Things To Do And Explore In Dumfries And Galloway, Scotland
Dumfries and Galloway in south western Scotland is a beautiful unspoilt place, with miles of coastline and forests. It’s ideal for a coach tour and a wonderful area to spend a few days exploring. Here are some suggestions for the best things to see and do during your visit.
Explore the biosphere
This corner of Scotland contains the country’s first UNESCO biosphere reserve. This is an area of outstanding natural beauty that contains a rich diversity of plants and wildlife. It encompasses rolling hills, glacial valleys, forests, and moorland. It’s full of historical and cultural interest, and inspired the work of Scotland’s national poet, Robert Burns.
The area covers 5,268km2 and contains Galloway Dark Skies Park. Here you can experience the wonder and joy of stargazing on a clear night, when over 7,000 stars are visible to the naked eye. It is often possible to distinctly see the reach of the Milky Way that can be obscured by light pollution in more populated areas of the country.
Nearby is the attractive town of Moffat on the River Annan, which is Europe’s first Dark Skies Town. It offers a range of good quality places to stay and eat, as well as plenty of independent shops. It’s a perfect base to explore local attractions such as the Grey Mare’s Tail, a 60 metre waterfall that runs from the nearby Loch Skeen.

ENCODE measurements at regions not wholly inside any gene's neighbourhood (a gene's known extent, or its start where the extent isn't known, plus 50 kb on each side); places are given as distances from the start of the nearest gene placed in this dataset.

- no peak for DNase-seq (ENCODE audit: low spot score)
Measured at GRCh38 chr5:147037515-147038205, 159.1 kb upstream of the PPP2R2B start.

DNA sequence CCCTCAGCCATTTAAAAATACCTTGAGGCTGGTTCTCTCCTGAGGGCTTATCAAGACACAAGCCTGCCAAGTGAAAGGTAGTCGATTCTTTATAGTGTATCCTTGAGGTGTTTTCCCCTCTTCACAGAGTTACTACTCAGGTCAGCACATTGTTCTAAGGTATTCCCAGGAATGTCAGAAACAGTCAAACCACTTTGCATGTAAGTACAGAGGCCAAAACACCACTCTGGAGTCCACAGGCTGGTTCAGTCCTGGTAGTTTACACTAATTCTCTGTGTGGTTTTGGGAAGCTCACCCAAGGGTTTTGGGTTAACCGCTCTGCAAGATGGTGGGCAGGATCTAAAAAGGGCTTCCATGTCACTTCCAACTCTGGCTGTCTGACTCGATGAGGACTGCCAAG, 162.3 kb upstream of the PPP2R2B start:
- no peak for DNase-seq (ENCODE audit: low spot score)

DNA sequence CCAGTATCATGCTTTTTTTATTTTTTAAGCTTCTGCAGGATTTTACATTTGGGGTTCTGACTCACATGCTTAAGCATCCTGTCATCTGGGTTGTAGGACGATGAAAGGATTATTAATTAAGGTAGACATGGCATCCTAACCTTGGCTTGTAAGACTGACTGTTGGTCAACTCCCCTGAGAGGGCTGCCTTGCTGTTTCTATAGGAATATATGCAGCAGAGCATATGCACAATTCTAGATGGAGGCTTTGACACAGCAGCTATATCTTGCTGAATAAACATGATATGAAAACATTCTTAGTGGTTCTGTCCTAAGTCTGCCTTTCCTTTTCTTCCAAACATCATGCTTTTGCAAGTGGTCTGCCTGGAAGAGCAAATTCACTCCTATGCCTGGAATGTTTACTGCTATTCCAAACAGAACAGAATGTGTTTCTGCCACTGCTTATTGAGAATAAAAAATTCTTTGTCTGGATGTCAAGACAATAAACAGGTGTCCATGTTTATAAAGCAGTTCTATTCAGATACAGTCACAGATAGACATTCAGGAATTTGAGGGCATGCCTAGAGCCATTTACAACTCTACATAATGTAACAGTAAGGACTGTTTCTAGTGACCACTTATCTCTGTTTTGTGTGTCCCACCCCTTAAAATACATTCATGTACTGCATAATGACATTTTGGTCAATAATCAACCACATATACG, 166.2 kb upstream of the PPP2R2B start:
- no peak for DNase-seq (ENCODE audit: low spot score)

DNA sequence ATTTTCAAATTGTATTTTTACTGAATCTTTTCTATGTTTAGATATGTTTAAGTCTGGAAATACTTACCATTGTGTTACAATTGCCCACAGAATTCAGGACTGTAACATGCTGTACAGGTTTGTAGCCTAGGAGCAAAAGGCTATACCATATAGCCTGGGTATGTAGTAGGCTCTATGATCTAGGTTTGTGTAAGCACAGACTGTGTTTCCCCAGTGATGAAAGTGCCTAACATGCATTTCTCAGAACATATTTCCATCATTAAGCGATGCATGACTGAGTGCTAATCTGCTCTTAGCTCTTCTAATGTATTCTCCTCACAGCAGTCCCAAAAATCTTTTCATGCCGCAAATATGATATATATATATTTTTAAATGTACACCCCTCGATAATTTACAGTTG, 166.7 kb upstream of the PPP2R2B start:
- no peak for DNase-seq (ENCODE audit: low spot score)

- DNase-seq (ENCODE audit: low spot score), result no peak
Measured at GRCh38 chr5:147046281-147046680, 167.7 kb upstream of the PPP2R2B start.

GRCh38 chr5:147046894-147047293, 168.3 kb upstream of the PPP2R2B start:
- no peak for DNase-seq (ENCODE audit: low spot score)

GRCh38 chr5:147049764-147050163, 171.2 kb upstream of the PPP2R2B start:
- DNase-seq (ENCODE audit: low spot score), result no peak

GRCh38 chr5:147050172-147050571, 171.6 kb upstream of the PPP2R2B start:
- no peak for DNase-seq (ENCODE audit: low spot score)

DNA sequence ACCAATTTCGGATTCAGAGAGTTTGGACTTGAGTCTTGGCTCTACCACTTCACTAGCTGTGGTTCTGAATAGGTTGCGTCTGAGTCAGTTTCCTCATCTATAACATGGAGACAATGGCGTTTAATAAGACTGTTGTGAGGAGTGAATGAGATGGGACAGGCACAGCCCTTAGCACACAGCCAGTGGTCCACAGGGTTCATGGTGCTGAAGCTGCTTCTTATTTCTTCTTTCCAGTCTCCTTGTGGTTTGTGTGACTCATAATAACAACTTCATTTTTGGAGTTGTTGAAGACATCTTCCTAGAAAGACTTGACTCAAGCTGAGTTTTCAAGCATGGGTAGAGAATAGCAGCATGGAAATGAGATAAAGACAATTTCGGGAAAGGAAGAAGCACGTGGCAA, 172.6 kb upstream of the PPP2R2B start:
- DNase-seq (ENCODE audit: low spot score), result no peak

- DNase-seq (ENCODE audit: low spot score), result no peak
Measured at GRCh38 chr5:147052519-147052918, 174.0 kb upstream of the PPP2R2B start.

The impressive mediaeval Caeverlock Castle is a classic fairytale castle with a wide moat and turrets and battlements. It is a popular film and TV filming location, and perfect for a family trip out. Over the years, the castle has survived sieges and battles, and from 1640 onwards it ceased to be used as a defensive structure.
Today, the castle grounds are home to a nature reserve that contains ancient woodlands and wetlands and a variety of wildlife.
Glenluce Abbey was founded in 1192 by Roland, Lord of Galloway, and its isolated geographical location means that it was protected from the worst of the destruction during the turbulence of the 16th century. The ruins are well worth a visit as a site of historical interest.
It is in a beautiful location, just two miles from the sea at Luce Sands and a mile from the village of Glenluce.
To the west of the region is Abbotsford, the spectacular house of the 19th century novelist Sir Walter Scott who was a bestselling author. He acquired the original building, then a modest farmhouse, in 1811 and set about extending it into the grand and rambling mansion that still stands today. Scott’s descendants occupied the house until 2004.
A team of architects transformed the house into a classic example of the 19th century Scottish Baronial style, and it is now a major tourist attraction for lovers of literature and architectural heritage alike. Abbotsford houses an extensive literary archive of Scott’s life and works, and his cherished collections of books and artefacts.
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